Public sector unions are probably, nationwide, the number one obstacle to progress. Today a critically important case relating to public employee unions, Friedrichs v. California Teachers Association, was argued in the Supreme Court. My colleague Kim Crockett, who works with me at the Center of the American Experiment, is a leading voice in Minnesota on employee freedom. She was at the Supreme Court this morning to support Rebecca Friedrichs and follow the arguments. This is her report:
I spent the morning on the steps of our Supreme Court in Washington, D.C. standing with and for a teacher named Rebecca Friedrichs. Mrs. Friedrichs, a dedicated fourth grade teacher from California, is suing to end forced agency fees paid to the teachers’ unions (Friedrichs v. California Teachers Association). She believes they violate her First Amendment rights.
Talk about a David versus Goliath contest! Rebecca Friedrichs’ team was up against the resources and power of organized labor, the federal government and the State of California. Nevertheless, early reports are encouraging.
Mrs. Friedrichs had about 100 people at her rally, and I would guess about twice that number for the unions, maybe more. It was a smaller and more muted demonstration on the side of unions than I expected.
The “fair share” or “agency fee”, endorsed by a unanimous Supreme Court in 1977 (Abood v. Detroit Board of Education) is a concession (or booby prize, depending on your point of view) to public employees who do not want to join a union. The idea is that the fee only covers the costs of “agency”—i.e., the costs of representing non-members in negotiating and enforcing collective bargaining agreements. The fee is not supposed to be spent on politicking.
Mrs. Friedrichs wants Abood overruled, arguing that collective bargaining is inherently political, so that there is no way to separate the wheat (representation) from the chaff (politicking). Whether it is wages and benefits, education policy, pension reform, or the inequality debate, the unions are deep into politics and policy, playing a dominant role in Minnesota and across the nation.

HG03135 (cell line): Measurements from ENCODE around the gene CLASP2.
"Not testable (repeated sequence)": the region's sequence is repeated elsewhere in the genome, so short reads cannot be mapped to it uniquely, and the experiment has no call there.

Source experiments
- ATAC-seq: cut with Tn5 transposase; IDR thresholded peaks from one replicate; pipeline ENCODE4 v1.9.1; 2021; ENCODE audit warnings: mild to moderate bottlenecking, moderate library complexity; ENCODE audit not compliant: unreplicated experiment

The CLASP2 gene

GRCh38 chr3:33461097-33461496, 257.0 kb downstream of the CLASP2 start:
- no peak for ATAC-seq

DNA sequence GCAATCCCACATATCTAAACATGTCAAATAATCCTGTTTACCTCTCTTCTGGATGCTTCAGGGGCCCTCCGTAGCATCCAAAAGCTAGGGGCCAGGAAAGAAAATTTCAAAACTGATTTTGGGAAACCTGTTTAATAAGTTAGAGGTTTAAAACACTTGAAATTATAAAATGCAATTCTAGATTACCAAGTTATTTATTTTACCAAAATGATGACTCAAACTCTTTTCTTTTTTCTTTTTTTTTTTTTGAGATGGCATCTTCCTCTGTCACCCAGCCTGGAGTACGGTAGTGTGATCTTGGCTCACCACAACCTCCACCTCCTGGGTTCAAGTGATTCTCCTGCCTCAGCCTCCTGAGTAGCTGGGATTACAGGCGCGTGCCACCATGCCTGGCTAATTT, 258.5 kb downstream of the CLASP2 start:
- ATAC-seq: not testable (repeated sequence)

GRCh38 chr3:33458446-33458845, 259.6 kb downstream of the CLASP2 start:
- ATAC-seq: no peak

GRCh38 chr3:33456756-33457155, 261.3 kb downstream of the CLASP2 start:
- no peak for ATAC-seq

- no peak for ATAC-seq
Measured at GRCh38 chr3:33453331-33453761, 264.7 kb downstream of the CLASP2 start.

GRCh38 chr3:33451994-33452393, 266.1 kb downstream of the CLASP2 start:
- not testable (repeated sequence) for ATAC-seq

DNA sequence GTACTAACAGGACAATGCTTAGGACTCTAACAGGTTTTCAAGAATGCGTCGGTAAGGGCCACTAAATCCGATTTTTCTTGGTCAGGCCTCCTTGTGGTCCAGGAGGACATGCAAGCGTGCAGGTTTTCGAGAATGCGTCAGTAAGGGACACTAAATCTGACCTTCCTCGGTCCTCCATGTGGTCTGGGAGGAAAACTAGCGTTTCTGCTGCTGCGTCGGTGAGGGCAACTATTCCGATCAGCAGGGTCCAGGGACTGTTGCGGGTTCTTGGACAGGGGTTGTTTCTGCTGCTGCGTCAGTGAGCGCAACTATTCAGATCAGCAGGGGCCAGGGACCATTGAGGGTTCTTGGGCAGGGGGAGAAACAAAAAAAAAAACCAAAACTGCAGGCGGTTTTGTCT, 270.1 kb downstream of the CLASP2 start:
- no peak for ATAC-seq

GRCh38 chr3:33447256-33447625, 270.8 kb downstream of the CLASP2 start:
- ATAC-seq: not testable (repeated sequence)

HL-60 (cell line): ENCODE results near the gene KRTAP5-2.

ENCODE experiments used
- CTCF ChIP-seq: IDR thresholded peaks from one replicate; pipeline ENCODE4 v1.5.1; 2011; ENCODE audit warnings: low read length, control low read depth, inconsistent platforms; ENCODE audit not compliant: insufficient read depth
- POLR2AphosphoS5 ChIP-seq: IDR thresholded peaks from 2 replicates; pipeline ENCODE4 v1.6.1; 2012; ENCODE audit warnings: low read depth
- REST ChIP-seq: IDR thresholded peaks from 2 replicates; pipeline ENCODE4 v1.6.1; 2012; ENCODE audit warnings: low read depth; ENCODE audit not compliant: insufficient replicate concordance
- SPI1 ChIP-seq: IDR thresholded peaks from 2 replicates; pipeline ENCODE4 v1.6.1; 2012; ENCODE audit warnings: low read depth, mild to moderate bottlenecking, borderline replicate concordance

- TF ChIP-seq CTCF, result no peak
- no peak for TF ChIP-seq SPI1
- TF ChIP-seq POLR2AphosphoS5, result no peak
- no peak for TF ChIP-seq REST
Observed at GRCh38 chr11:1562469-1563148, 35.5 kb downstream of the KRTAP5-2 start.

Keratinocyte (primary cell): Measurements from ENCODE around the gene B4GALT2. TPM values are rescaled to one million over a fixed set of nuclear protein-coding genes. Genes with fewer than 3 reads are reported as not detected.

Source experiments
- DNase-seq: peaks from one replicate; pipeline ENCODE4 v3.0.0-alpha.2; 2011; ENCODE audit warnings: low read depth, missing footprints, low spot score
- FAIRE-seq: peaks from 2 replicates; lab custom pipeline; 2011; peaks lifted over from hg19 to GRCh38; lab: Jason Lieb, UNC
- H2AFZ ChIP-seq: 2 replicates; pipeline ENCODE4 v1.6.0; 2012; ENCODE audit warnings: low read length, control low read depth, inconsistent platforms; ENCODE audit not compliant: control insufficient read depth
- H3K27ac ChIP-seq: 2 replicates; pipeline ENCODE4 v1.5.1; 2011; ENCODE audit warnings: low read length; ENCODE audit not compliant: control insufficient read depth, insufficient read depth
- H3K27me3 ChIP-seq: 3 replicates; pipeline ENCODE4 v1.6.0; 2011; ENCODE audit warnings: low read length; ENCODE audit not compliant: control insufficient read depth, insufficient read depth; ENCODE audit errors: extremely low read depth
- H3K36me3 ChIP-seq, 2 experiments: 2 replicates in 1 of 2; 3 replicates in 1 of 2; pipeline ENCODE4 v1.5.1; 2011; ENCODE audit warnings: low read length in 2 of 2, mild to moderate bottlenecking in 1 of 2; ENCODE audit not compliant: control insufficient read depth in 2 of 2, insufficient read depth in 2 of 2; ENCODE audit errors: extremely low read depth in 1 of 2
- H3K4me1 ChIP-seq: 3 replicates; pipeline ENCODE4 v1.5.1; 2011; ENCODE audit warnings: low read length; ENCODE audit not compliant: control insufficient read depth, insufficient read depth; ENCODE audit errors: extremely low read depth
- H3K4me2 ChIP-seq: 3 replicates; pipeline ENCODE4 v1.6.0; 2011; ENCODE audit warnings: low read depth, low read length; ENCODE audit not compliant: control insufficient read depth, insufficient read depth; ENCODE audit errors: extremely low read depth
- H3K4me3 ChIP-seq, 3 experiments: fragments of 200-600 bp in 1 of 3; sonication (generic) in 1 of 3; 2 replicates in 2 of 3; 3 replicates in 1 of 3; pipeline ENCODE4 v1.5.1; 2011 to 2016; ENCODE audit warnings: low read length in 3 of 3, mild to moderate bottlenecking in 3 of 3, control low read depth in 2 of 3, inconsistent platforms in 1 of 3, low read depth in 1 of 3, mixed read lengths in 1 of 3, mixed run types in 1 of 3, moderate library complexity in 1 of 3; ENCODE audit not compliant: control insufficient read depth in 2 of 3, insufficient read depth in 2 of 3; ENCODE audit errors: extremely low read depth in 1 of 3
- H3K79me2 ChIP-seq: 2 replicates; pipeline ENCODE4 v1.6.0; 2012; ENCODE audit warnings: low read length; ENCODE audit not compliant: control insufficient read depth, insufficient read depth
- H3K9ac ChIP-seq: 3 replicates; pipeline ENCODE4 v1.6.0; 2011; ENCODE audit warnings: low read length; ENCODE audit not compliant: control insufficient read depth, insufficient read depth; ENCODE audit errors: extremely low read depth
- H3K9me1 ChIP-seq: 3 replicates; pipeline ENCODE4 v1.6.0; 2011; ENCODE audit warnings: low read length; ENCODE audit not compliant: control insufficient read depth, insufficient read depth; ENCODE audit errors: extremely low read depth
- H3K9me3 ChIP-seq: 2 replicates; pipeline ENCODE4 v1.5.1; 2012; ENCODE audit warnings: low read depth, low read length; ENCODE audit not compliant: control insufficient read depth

My friend Vinnie Vernuccio, Director of Labor Policy at the Mackinac Center, put it this way: “Whether it is taxpayer dollars funding increased salary and benefits over parks or roads, or public policy issues such as seniority and merit pay, everything government employees do is political. And public workers have a First Amendment right not to support politics they disagree with.”
Collective bargaining, in the context of public employees, is political speech.
While we may have to wait until June for a decision, the mood of court observers today, including Vernuccio, was one of excitement for Friedrichs. Over and over, lawyers I talked to on the Court steps said that it felt like a 5-4 decision for Friedrichs.
Going in, there was concern about Justice Scalia (because of an earlier case), but observers report Scalia saying something to the effect that collective bargaining is inherently political, the winning theory of this case. That may be cause for optimism.
Even Chief Justice Roberts is reported to have focused his guns on the unions and government, while Justice Kennedy was described by one long-time observer as “on fire” for the First Amendment.
Going in, Friedrichs’s team was not concerned about Justice Thomas, or Justice Alito. Thomas is a solid supporter (and as is his style, silent today on the bench). Alito, who did not say much today, had essentially invited lawyers to bring this case in two recent decisions involving agency fees. He framed this issue.
The left wing of the Court (Ginsburg, Breyer, Kagan and Sotomayor) would seem to be sure votes against Friedrichs, but who knows? Maybe one or two of them will get in touch with their inner rebel.
Vernuccio characterized the morning this way: “The questions from the justices show that the premise of the case may be upheld: that collective bargaining in the public sector is inherently political.”
Vernuccio also told me that when the justices asked for examples of collective bargaining issues that are not political, the opposition came up with just one. One lawyer suggested mileage reimbursements, but even that was shot down.
This is why much has been written about the Friedrichs case (e.g., my op-ed in the Minneapolis Star Tribune today), and much more will be written, especially if the Court’s ruling restores full free speech rights to Mrs. Friedrichs.
All hell will break lose on the left and in the mainstream media, but I think the average Joe and Suzy out there will get it. How can the government force a teacher, or any public employee, to support speech to which she objects?
We will report when the Court’s decision comes down, but that likely won’t be until June. In the meantime, the Center of the American Experiment is leading the fight for employee freedom (both public and private) in Minnesota, and any contribution you might want to make will be welcome.
UPDATE: The Los Angeles Times thinks Rebecca Friedrichs is going to win. Of course, the Times isn’t happy about the prospect of freedom for public employees.
The Supreme Court sounded ready Monday to deal a severe blow to public employee unions by striking down laws that require all workers to help pay for collective bargaining. …
The court’s five Republican appointees strongly suggested they believe it is unconstitutional to force an objecting teacher from Orange County and millions like her to pay for union activities they do not support. Justice Anthony M. Kennedy described the mandatory fees as “coerced speech” that violates the 1st Amendment.
Well, yeah. That is what they are. This is one of those left-wing positions that can’t survive the light of day.